South Canterbury has six candidates running for the two SC seats in Environment Canterbury during next month’s election. In the lead-up, Courier reporter Greta Yeomanhas put several questions to the possible councillors. In the first of a two-part series, The Courier asks the candidates why they are standing, what they bring to the council table, their views on the council’s proposed Plan Change 7, and what their thoughts are about climate change. First up are Elizabeth McKenzie, Jared Ross and Herstall Ulrich. The September 12 edition will feature Phil Driver, Peter Scott and Peter McIlraith.
Science researcher Dr Elizabeth McKenzie is standing for Environment Canterbury (ECan) and has plenty of plans if she gets elected.
Her main goals, if voted in, would be urgently developing a 15-year climate emergency plan, as well as addressing the loss of insect life from around Canterbury, and advocating for reducing methane and carbon dioxide emissions to slow down global warming to allow adaptation.
“It seems illogical to me [however] to target farmers with climate change mitigation measures if unrestricted shipping, tourism, and population growth are allowed to continue.”
She had been inspired to stand due to seeing, in her research work, the impact society was having on the planet.
“The impact of humans on the planet became more urgent and important to me than anything else I was doing.”
She said her presence on the council would bring “a less conservative, more progressive voice to ECan, and a female voice”, as well as her long-standing scientific background.
“I think that the female perspective, which tends towards longer-term thinking, risk-averseness, co-operation, and transparency, is required to balance the existing male culture.”
Dr McKenzie said the aims of Plan Change 7 to achieve protection of prehistoric sites, higher river flows, water quality and fish passage, were “good”, but she did not believe the plan went “anywhere far enough, fast enough” regarding nitrate levels.
Ensuring economic sustainability through agriculture while balancing environmental considerations is of “paramount” importance to Herstall Ulrich.
The sheep, beef and dairy farmer, who has also been on boards for Silver Fern Farms, Farm IQ and Aoraki Polytechnic boards, as well as holding current directorial roles with VetLife and Opuha Water Ltd, said his governance experience had given him the ability to listen to different points of view, research and analyse evidence and fully debate a topic.
“From that I endeavour to make sensible and pragmatic decisions, based on scientific fact.”
The current deputy chairman of the Orari-Temuka-Opihi-Pareora (OTOP) water zone committee said his goals, if elected, would be holding the council to account for achieving strategic goals and financial plans set by council, “keeping a balance” between the four pillars of the Resource Management Act (ecological, economic, cultural and social), and weighing-up between increasing the “rate burden” while managing to fund projects.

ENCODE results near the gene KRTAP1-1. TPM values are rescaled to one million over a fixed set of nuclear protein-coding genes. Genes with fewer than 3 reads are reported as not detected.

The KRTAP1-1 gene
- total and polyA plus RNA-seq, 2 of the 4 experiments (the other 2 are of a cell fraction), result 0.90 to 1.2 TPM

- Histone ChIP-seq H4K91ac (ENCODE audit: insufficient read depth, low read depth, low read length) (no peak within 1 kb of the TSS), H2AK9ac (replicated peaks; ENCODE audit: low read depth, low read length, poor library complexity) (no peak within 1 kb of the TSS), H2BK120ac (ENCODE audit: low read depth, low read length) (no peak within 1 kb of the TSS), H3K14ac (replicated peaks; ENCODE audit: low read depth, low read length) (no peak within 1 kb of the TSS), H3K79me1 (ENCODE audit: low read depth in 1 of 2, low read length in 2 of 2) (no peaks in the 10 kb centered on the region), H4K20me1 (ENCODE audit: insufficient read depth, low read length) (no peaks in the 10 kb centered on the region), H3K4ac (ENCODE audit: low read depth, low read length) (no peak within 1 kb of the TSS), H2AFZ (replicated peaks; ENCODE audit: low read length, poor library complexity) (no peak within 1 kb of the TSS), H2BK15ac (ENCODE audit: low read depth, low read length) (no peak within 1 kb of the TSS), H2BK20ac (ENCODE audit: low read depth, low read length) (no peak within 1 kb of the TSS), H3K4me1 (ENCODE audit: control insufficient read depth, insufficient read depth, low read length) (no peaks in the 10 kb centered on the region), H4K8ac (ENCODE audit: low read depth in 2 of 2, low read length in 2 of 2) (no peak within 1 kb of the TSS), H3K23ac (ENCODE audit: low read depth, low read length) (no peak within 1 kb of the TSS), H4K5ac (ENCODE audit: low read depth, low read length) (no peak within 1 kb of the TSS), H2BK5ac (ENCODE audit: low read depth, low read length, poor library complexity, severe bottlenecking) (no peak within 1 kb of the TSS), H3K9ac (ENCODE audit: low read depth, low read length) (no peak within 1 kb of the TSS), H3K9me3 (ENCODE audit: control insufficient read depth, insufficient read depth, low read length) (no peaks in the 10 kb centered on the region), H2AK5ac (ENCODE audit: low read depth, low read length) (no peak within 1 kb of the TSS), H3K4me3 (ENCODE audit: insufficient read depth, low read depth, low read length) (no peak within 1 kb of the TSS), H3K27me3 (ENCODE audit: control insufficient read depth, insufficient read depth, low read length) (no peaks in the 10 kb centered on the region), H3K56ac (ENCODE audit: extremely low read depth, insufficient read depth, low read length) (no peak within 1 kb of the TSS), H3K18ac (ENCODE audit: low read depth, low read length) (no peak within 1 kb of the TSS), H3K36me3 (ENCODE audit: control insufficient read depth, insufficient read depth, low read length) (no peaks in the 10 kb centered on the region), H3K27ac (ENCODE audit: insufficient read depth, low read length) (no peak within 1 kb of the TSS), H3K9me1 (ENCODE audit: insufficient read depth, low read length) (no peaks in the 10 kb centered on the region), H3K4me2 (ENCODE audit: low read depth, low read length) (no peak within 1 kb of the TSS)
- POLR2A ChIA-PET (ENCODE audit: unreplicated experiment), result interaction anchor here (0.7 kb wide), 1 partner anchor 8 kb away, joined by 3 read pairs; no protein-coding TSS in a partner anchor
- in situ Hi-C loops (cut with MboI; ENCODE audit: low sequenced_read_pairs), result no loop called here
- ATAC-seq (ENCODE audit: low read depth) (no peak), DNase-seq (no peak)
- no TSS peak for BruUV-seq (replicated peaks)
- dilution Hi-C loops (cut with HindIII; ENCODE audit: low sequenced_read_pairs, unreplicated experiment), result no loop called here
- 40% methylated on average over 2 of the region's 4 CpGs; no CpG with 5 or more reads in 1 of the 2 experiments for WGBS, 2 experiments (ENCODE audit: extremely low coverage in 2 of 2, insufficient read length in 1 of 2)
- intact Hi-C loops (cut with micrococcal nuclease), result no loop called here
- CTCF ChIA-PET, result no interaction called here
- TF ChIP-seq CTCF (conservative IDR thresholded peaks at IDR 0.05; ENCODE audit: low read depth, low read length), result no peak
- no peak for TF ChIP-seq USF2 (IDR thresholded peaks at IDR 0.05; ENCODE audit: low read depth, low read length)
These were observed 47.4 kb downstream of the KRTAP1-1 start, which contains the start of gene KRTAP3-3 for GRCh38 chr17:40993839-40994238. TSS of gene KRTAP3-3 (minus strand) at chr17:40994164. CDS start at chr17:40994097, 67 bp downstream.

He would also encourage ECan to be “more empathetic and pragmatic” when implementing plans and policies.
Mr Ulrich was unsure if the council’s climate emergency declaration would actually make a difference as most decisions concerning mitigation were, and should be, being made by central government.
Proposed flow levels and allocations in Plan Change 7 for the Opihi and its tributaries were going to be “particularly difficult for farmers”, Mr Ulrich said.
“I am not convinced that PC7 has a sustainable balance between the four pillars of the RMA.”
Waitaki farmer Jared Ross said he was standing to be part of the next generation of contributing to “robust decision-making”.
“My generation needs to be getting on and taking the lead for our children and their future.”
“I bring the knowledge that the role is not about me, but is very much representing the views of South Canterbury and tributaries of the Waitaki.”
The North Otago Federated Farmers dairy section chairman said it was important to respect the work that had been done already, to contribute to a “smooth transition” away from the commissioners, to encourage more collaboration between mayors, district councils and ECan, and continue to promote economic development in the region.
He was also aware that the Regional Air Plan had not been well-received by residents in Timaru and Waimate, and that there was demand for reconsideration.
The new council needed to reconsider the climate declaration made earlier this year, as central government was still working on plans without the need for a “regional-level sideshow”, Mr Ross said.
He said there was “heavy dissatisfaction” about Plan Change 7 and the impact it would have affected communities.
“I understand both the economic and ecological analysis is light and insufficient to rationally justify the likely economic impacts.”
The September 12 edition will feature Phil Driver, Peter Scott and Peter McIlraith. The running order of candidates has been selected by alphabetical order.